Aberdeen is a lovely town in northeast Mississippi along the picturesque banks of the Tombigbee River. The community offers a wide range of recreational activities, including Aberdeen Lake, just six minutes north of the town. The reservoir extends twenty-two miles from Aberdeen to Amory and is home to many fish species, such as Largemouth Bass, Crappie, and Catfish. The Blue Bluff Recreation area offers a pretty little campground, perfect for an RV with many sites sitting right on the water. Hikers will appreciate the beautiful scenery of Blue Bluff Big Loop, which climbs the 80' bluffs above the lake for scenic views.
The downtown district boasts many historic buildings and antebellum homes, giving the area a rustic charm. The Main Street Association is located in the fully restored Kansas City Southern Railroad Depot and offers educational activities to enhance and preserve the local history. The local Parks and Recreation Department offers many senior activities, from exercise classes to movie nights. With a lower cost of living than most other towns in Mississippi, Aberdeen is becoming one of the more popular places for seniors to retire.
This small town in northwest Mississippi boasts an excellent school system and is a great place to raise a family. Many residents commute to jobs in Memphis, less than half an hour away. The close-knit community has a solid senior presence, with 19.2% of the residents being 65 years or older. While home prices are over the state average, other factors like food costs, safety, and health costs are lower than both Mississippi and national averages. Baptist Hospital is a level three trauma center less than fifteen minutes away and is considered one of the finest healthcare facilities in the country.
Outdoor activities include the Hernando Point Recreation Area on Arkabutla Lake. The region offers excellent fishing and hunting opportunities, as deer and duck hunters descend on the town during the fall and winter seasons. The Coldwater River Nature Trail and the Swinging Bridge Nature Trail are interactive walks winding their way around the reservoir. With the low crime, strong home ownership, and unwavering support for education, it is no wonder why Hernando consistently makes the lists of the best places in Mississippi to live.
Cleveland is a small college town in the Mississippi Delta region. The town has a low crime rate, few taxes, and a high quality of life. Delta State University is situated here, offering excellent educational and cultural experiences to residents, including tuition-free classes. The town celebrates its role as part of America's Blues Highway and is home to the Grammy Museum Mississippi. Downtown Cleveland features many historic buildings, boutiques, galleries, and restaurants. One of the most notable buildings is the Cotton House Hotel, located on "Cotton Row." The hotel is named after the city's brisk commerce, exporting regional cotton grown in the fertile Delta region. The Cotton House has an exquisite restaurant that food lovers should try. The Delta Meat Market is another popular dining spot, known for its farm-to-table cuisine and led by James Beard Award-nominated Chef Cole Ellis. Cleveland's median home price is $145,100, below the national average, making it an attractive option for seniors considering relocating.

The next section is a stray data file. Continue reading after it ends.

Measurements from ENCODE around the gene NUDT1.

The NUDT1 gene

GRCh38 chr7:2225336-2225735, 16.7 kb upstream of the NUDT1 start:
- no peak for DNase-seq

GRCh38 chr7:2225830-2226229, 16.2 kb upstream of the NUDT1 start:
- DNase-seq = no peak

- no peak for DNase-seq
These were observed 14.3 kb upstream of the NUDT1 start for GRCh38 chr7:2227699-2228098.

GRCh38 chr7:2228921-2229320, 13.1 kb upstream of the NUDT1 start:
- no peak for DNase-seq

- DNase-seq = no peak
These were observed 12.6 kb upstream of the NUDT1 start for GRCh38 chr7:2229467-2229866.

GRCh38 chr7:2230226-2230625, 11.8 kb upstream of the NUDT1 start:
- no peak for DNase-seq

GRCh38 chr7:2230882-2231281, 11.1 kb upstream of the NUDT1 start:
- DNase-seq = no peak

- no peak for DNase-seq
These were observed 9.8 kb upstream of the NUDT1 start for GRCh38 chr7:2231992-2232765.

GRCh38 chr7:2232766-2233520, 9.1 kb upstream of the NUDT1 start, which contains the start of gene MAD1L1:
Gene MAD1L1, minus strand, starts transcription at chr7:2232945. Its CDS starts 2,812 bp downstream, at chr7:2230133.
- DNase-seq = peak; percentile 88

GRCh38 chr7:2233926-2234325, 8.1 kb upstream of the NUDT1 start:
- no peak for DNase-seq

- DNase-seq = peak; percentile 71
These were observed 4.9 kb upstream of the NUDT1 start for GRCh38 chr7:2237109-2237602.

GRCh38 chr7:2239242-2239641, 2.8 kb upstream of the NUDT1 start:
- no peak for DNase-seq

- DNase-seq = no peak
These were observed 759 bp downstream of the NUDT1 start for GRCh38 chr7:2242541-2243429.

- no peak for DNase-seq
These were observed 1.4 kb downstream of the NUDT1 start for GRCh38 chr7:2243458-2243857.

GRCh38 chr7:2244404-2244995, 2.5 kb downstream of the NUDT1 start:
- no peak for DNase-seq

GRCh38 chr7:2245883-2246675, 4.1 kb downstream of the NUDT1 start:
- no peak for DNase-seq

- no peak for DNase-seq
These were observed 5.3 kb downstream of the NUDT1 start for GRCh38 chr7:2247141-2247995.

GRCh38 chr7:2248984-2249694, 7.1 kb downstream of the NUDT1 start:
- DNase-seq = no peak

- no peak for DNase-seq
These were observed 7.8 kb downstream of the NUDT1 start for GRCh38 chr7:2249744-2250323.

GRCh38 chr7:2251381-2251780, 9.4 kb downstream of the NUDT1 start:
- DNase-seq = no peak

Picayune is a town in southern Mississippi that is only a forty-five-minute drive from New Orleans, Hattiesburg, and Gulfport-Biloxi. The town boasts a low crime rate, reasonable cost of living, excellent schools, solid family homes, and faith-based churches, making it one of the best places for retirement in the South. The Crosby Arboretum is another highlight of this town, occupying 700 acres of protected native landscape, operated by the Mississippi State University extension program. It features numerous trails and interactive displays for visitors to enjoy. The Stennis Space Center is ten miles away, featuring NASA's largest jet propulsion laboratory in the country. The community has committed to revitalizing its main street with new pedestrian-friendly sidewalks, lighting, and historic preservation sites. With the average price of a home listed at a very reasonable $117,200, Picayune has everything retirees could hope for.
One of the most critical decisions senior adults will make is where to spend their golden years. These small towns in Mississippi offer many rewarding retirement experiences with their low expenses, reasonable housing costs, and higher educational opportunities. While life may slow down as senior adults age, a simpler lifestyle does not have to mean life should become boring or mundane. These faith-based communities have rich historical heritages built around the loving contributions that retirees can bring to the places they live.